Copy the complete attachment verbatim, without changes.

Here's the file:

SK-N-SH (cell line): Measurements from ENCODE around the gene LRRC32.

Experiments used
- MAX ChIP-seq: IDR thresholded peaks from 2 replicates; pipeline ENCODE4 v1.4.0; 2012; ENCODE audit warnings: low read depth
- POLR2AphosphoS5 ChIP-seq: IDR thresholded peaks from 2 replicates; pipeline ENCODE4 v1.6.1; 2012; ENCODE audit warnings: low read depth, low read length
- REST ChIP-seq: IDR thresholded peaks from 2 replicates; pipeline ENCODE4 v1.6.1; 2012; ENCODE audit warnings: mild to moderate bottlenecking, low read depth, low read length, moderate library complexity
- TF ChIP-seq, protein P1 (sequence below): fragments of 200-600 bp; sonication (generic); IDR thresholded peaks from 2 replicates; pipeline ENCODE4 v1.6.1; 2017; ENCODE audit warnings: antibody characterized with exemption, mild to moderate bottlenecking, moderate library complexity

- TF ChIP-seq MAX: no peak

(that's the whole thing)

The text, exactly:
SK-N-SH (cell line): Measurements from ENCODE around the gene LRRC32.

Experiments used
- MAX ChIP-seq: IDR thresholded peaks from 2 replicates; pipeline ENCODE4 v1.4.0; 2012; ENCODE audit warnings: low read depth
- POLR2AphosphoS5 ChIP-seq: IDR thresholded peaks from 2 replicates; pipeline ENCODE4 v1.6.1; 2012; ENCODE audit warnings: low read depth, low read length
- REST ChIP-seq: IDR thresholded peaks from 2 replicates; pipeline ENCODE4 v1.6.1; 2012; ENCODE audit warnings: mild to moderate bottlenecking, low read depth, low read length, moderate library complexity
- TF ChIP-seq, protein P1 (sequence below): fragments of 200-600 bp; sonication (generic); IDR thresholded peaks from 2 replicates; pipeline ENCODE4 v1.6.1; 2017; ENCODE audit warnings: antibody characterized with exemption, mild to moderate bottlenecking, moderate library complexity

- TF ChIP-seq MAX: no peak